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Re: [ietf-smtp] SMTP server "RFC2821 Violation" for EHLO ip-literal.

2019-12-01 14:41:56

--On Sunday, December 1, 2019 15:21 -0500 Keith Moore
<moore(_at_)network-heretics(_dot_)com> wrote:

On 12/1/19 2:56 PM, John C Klensin wrote:

Two things are not clear from that text: (i) while the
language describing a domain name requires that the domain be
resolvable with the target RRSet containing an address RR,
there does not seem to be a requirement that whatever is at
those address(es) support an SMTP client or server.

My take on this is that the SMTP server has an implementation
bug, likely a failure to really upgrade to RFC2821 from
RFC821. (I'm tempted to cite laziness but I must also admit
that the RFCs are hard to read and the protocols have lots of
corner cases that are rarely exercised - so I'm not surprised
if implementors are impatient and cut corners.   I've done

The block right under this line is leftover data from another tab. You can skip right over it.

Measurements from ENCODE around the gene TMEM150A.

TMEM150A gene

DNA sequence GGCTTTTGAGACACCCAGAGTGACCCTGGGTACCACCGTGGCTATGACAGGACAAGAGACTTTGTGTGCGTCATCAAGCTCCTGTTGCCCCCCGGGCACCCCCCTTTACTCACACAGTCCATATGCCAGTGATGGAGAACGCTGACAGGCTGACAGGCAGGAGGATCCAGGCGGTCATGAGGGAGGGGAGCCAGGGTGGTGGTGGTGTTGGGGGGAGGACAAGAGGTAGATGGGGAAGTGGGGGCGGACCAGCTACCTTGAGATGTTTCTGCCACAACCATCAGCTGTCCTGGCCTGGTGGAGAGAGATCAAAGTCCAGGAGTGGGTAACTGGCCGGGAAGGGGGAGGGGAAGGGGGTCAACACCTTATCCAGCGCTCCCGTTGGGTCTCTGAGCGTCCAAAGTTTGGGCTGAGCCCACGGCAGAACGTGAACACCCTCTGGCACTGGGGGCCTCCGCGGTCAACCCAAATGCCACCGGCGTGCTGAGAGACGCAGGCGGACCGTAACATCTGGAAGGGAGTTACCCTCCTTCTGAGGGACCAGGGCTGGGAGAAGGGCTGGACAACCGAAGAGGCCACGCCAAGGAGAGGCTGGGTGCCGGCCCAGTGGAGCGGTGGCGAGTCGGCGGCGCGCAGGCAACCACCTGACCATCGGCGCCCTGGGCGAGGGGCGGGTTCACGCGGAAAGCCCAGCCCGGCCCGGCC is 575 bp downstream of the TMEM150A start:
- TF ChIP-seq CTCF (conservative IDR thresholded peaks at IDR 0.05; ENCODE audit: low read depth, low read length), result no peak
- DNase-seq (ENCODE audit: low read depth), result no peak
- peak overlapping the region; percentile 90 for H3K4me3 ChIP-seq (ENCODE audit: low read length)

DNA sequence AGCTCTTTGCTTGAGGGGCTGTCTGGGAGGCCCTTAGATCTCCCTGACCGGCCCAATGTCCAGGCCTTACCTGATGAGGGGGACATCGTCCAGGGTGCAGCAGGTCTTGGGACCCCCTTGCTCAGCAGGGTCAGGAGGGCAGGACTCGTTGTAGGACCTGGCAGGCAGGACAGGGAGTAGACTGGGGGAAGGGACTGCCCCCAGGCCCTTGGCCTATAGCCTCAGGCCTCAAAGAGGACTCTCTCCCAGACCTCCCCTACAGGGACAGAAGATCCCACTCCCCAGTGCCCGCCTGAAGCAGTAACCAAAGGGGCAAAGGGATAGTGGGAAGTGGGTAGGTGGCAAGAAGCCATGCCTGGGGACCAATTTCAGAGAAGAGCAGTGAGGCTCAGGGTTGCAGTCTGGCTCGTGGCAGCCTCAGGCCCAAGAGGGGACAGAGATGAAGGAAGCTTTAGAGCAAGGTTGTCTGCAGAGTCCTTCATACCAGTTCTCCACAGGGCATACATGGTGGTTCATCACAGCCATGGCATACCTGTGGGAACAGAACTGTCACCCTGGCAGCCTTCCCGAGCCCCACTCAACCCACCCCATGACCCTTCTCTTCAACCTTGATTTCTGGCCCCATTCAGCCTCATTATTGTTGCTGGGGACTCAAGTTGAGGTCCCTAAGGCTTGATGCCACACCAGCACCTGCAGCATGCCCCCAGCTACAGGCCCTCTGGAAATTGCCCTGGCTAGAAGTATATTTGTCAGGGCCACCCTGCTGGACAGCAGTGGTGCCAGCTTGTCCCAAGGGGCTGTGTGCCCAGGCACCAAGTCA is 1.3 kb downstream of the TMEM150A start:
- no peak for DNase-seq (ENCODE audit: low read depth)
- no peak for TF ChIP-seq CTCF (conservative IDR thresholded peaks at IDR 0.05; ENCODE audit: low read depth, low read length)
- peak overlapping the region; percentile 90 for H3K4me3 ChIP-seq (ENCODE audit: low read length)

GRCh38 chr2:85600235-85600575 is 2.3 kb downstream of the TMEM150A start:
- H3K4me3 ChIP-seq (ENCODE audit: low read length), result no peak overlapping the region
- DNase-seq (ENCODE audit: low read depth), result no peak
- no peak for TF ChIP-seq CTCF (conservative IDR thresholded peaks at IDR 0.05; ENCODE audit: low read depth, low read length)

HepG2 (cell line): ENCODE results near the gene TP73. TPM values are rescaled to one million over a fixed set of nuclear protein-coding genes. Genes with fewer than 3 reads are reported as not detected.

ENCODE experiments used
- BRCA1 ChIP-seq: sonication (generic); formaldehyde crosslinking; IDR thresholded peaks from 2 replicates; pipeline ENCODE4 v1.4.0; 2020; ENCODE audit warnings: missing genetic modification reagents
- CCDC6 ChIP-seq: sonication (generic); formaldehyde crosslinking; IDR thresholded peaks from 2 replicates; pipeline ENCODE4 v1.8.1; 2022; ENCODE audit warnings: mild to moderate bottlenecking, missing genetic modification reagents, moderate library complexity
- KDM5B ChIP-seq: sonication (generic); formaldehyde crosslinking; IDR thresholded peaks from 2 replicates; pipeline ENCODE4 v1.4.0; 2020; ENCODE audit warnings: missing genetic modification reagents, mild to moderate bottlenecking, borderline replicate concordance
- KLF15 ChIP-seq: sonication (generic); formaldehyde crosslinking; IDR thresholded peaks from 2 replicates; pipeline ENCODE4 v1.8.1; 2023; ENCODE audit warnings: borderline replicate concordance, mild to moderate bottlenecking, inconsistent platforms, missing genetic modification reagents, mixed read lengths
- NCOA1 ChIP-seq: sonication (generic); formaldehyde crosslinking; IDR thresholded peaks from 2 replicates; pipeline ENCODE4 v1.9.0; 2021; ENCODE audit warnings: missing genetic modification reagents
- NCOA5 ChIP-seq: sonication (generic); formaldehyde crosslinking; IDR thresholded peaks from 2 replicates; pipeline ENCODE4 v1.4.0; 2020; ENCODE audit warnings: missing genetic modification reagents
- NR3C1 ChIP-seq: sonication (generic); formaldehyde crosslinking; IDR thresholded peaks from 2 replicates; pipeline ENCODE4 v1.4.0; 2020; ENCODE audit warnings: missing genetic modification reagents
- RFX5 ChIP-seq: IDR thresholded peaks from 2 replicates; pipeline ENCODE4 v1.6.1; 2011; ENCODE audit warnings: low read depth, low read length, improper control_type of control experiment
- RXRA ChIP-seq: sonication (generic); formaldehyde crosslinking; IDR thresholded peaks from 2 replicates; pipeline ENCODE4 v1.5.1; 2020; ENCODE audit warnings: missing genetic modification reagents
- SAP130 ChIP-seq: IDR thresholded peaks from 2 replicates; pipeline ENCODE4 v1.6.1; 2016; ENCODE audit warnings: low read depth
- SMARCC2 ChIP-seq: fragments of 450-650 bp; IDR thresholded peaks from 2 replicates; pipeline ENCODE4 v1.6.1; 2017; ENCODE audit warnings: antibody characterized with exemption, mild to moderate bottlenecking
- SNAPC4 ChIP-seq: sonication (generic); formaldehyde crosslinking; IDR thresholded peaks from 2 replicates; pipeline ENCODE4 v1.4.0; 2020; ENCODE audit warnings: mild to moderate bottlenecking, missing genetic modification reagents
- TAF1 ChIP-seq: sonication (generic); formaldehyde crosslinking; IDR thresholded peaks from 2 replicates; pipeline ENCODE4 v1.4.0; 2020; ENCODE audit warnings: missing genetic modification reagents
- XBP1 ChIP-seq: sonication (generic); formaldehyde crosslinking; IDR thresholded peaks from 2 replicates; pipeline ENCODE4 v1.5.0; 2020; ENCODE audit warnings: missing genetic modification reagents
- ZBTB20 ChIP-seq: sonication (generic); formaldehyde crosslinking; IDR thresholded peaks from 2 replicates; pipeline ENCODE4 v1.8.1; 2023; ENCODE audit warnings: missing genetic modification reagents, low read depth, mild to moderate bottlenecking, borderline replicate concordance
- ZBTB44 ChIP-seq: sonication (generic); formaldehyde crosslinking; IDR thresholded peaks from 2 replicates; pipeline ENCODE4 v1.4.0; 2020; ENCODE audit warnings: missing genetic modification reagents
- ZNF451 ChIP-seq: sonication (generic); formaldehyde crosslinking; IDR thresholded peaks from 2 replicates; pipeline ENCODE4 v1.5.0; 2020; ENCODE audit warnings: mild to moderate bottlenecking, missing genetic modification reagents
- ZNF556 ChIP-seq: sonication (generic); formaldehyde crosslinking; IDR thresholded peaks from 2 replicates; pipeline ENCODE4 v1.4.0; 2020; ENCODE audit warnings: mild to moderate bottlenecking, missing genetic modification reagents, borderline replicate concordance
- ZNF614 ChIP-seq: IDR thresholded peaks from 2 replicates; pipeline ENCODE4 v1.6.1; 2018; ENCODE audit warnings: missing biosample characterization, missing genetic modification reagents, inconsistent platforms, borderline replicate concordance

that myself.)

Actually, that explanation doesn't quite work either.  I just
went back and looked at 821, and it rather clearly says 

    HELO <SP> <domain> <CRLF>

and then

         <domain> ::=  <element> | <element> "." <domain>

         <element> ::= <name> | "#" <number> | "[" <dotnum> "]"

   HELO []

Would be perfectly valid syntax under 821.  So, of course, would
some combinations we'd find abhorrent today and that 2821/5321
prevent, like
   HELO []
   HELO []
(I haven't checked closely enough to see whether there are
prohibitions in the text for either of those, but they aren't in
the syntax.)

So, if all someone did in "upgrading" to RFC 2821 from 821 was
to treat "EHLO" as a synonym for "HELO", the example Hector gave
would still be invalid.  More important, it appears that they
actually made a serious effort to support EHLO because the
response is a multi-line one with options that an 821
implementation could not produce (and they are supporting
extended reply codes too).  So, unless what was actually sent in
the example was a clearly invalid IPv4 address, with something

   EHLO [500.600.700.800]
as an example candidate, I don't see any good basis for
rejecting on the basis of a 2821 (or 821 or 5321) restriction
about EHLO arguments.  Nor do I see any justification for an
IETF system reporting anything in terms of 2821 rather than
5321.  Unless we want to encourage others to disregard out
standards, the "eat one's own dogfood" principle should apply

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